May 2008
Volume 49, Issue 13
ARVO Annual Meeting Abstract  |   May 2008
Enhanced Corneal Compensation (ECC) Greatly Reduces Atypical Scanning Laser Polarimetry Results Compared to Variable Corneal Compensation (VCC)
Author Affiliations & Notes
  • N. T. Choplin
    Eye Care of San Diego, San Diego, California
  • Q. Zhou
    Carl Zeiss Meditec, Inc., Dublin, California
  • V. Atkinson
    Carl Zeiss Meditec, Inc., Dublin, California
  • Footnotes
    Commercial Relationships  N.T. Choplin, None; Q. Zhou, Carl Zeiss Meditec, Inc., E; V. Atkinson, Carl Zeiss Meditec, Inc., E.
  • Footnotes
    Support  None.
Investigative Ophthalmology & Visual Science May 2008, Vol.49, 4642. doi:
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      N. T. Choplin, Q. Zhou, V. Atkinson; Enhanced Corneal Compensation (ECC) Greatly Reduces Atypical Scanning Laser Polarimetry Results Compared to Variable Corneal Compensation (VCC). Invest. Ophthalmol. Vis. Sci. 2008;49(13):4642.

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      © ARVO (1962-2015); The Authors (2016-present)

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Purpose: : Variable corneal compensation (VCC) is a method for removing the anterior segment birefringence component from the scanning laser polarimetry (SLP) signal in order to isolate the retinal nerve fiber layer component, improving the accuracy of the technique for diagnosing glaucoma. A number of "atypical" scans have been identified with VCC, making scan interpretation difficult. Enhanced corneal compensation (ECC) is a software method designed to reduce atypia. This study was designed to identify the risk factors for atypical scans and to determine the ability of ECC to reduce their occurrence.

Methods: : Patients undergoing SLP at Eye Care of San Diego were imaged with both VCC and ECC on the same day. Inclusion criteria included image quality score of 7 or greater. One eye was selected at random if both eyes qualified. A "Typical Scan Score" (TSS), ranging from 0 (highly atypical) to 100 (highly typical) was generated from the scan data; atypia was defined as either 1) TSS 60 or less or 2) TSS 40 or less. Descriptive statistics were generated, including age and ancestry. The rate of atypia was determined for VCC and ECC. Multivariate analysis was conducted to determine risk factors for atypia. p < 0.05 was the level of statistically significance.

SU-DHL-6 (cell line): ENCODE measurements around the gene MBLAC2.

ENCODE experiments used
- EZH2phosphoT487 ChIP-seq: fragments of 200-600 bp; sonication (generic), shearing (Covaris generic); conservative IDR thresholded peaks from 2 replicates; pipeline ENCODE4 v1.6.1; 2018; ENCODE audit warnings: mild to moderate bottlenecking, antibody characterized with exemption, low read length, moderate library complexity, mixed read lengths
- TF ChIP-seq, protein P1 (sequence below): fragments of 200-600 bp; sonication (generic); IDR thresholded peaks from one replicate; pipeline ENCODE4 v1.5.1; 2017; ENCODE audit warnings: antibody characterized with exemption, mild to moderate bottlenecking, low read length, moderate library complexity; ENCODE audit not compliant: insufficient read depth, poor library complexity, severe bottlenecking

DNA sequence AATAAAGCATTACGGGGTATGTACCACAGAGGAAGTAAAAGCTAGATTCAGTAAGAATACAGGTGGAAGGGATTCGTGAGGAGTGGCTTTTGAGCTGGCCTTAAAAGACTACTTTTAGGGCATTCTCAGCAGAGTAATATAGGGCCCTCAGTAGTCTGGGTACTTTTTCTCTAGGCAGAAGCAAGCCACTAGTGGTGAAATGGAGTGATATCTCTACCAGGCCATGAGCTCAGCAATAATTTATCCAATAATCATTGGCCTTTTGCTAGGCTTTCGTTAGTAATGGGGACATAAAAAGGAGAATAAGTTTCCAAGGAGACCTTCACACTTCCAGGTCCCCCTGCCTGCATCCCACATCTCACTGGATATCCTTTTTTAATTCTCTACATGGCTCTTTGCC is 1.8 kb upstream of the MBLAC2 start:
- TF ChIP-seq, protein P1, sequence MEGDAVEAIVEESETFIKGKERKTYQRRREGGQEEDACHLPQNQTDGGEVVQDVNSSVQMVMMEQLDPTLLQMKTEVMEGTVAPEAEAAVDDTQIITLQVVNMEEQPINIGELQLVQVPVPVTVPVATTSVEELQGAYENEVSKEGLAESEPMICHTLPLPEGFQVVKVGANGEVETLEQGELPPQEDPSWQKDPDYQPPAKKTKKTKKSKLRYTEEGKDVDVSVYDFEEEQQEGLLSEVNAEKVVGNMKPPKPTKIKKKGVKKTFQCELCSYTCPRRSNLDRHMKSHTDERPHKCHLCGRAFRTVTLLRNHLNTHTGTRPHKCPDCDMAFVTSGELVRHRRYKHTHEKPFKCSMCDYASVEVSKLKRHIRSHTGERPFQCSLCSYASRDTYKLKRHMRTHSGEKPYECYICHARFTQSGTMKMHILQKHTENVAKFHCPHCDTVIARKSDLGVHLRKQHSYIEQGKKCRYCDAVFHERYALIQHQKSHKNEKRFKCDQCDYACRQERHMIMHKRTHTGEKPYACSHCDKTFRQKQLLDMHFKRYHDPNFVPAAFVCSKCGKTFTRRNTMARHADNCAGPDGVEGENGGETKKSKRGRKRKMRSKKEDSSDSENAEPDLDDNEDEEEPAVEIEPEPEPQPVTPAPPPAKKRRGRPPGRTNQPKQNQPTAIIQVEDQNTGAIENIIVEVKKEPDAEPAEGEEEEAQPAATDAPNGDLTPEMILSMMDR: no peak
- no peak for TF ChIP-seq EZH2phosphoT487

Results: : 370 eyes from 370 patients imaged during the 8 month period from 3/16/07 to 11/12/07 were included. 70% of patients were white, 9.5% were black, and the remiander mostly Hispanic. The average TSS for VCC was 80.13, improving to 96.66 with ECC (p = 0.000). Atypia (TSS 60 or less) was observed in 18.7% of eyes with VCC and 2.2% of eyes with ECC (p < 0.000). 5.7% (2/35) of eyes from black patients had TSS 60 or less with VCC; in non-blacks the rate was 20.0 % (67/335) (p=0.039, chi-square). The rates for ECC were 0% (0/35) for blacks and 2.4% (8/335) for non-blacks. There were no eyes from black patients with TSS 40 or less; for non-blacks the rate of TSS 40 or less was 10.7% (36/335) for VCC and was 1.2% (4/335) for ECC. The differences between blacks and non-blacks were statistically significant for VCC only (p = 0.041, chi-square). Increasing age was associated with atypia for VCC only (p=0.006).

Conclusions: : Atypical scans are associated with increasing age and non-black race when VCC is employed. ECC is very effective at reducing atypia. Further work is needed to determine the effect of ECC on the accuracy of SLP for diagnosing glaucoma.

Keywords: nerve fiber layer • imaging methods (CT, FA, ICG, MRI, OCT, RTA, SLO, ultrasound) • imaging/image analysis: clinical 

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